Effects of Temporary In-Work Benefits for Welfare Recipients: Examination of the Australian Working Credit Programme


  • Submitted December 2009.

  • This paper was originally prepared as a report for the Department of Employment and Workplace Relations (DEWR), which is now known as the Department of Education, Employment and Workplace Relations (DEEWR). The authors are grateful to departmental officials for valuable comments and suggestions on earlier drafts. Naturally, the department should not be assumed to agree with the contents of this report, responsibility for which lies with the authors. Thanks to Mark van Zijll de Jong for excellent research assistance in preparing the original report and to Susanne Schmidt for assistance in preparing the paper for journal submission.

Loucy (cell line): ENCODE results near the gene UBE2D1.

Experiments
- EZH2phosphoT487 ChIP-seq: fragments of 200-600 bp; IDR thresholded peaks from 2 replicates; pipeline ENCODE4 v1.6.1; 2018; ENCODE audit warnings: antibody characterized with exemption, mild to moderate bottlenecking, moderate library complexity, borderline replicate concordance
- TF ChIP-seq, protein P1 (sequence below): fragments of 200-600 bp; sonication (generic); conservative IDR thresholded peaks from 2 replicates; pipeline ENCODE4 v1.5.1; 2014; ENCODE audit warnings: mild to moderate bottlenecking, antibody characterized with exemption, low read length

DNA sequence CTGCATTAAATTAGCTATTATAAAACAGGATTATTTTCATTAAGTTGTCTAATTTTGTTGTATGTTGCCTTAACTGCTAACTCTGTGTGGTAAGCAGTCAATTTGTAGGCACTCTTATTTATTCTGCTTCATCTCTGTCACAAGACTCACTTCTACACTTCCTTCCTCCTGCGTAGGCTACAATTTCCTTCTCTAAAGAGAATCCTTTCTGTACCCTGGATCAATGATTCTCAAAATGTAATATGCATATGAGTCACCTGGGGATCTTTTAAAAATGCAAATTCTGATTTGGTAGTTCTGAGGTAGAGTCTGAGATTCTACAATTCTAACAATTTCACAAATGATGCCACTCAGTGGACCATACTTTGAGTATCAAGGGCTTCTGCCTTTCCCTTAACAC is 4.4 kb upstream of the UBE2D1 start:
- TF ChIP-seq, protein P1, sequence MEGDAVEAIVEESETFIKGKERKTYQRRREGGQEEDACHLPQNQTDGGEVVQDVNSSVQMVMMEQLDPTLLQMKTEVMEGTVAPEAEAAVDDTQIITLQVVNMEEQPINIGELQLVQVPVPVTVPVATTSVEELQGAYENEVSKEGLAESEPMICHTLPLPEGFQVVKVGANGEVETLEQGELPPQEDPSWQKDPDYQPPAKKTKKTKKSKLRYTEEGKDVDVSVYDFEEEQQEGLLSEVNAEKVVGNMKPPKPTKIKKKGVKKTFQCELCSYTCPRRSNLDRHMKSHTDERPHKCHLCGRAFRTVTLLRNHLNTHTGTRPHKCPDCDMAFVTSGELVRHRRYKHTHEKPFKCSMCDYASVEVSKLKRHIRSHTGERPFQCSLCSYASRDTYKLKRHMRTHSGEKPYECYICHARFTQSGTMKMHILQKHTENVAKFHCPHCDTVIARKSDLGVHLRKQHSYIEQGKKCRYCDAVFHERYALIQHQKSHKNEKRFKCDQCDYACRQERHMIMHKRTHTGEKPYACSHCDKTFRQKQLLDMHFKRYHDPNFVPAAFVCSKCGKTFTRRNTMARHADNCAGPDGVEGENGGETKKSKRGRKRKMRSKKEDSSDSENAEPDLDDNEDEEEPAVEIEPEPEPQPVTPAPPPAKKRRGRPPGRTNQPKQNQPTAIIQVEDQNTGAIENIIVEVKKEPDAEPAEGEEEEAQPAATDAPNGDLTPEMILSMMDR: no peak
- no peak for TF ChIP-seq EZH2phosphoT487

We investigate the impact of ‘Working Credit’, a nationally-implemented programme which created increased incentives for welfare recipients to undertake temporary work. Highlighting the difficulties in identifying programme effects in the absence of a randomised controlled trial or a natural experiment, we produce estimates of impacts under alternative identifying assumptions and also undertake various robustness checks. Unconditional and regression-adjusted difference-in-difference estimates suggest that the introduction of the Working Credit programme increased employment rates, earnings and exits for those on income support, but matching methods and various robustness checks provide conflicting evidence on the impact on movements from welfare to work for unemployment benefit recipients. Moreover, estimated effects on earnings while on benefits are sensitive to identifying assumptions. Notwithstanding our inability to conclusively identify causal effects of the programme, we note that our findings are broadly consistent with the incentive effects of the programme, with recipients making use of the credits to increase earnings while on benefits, but not increasing movements off welfare.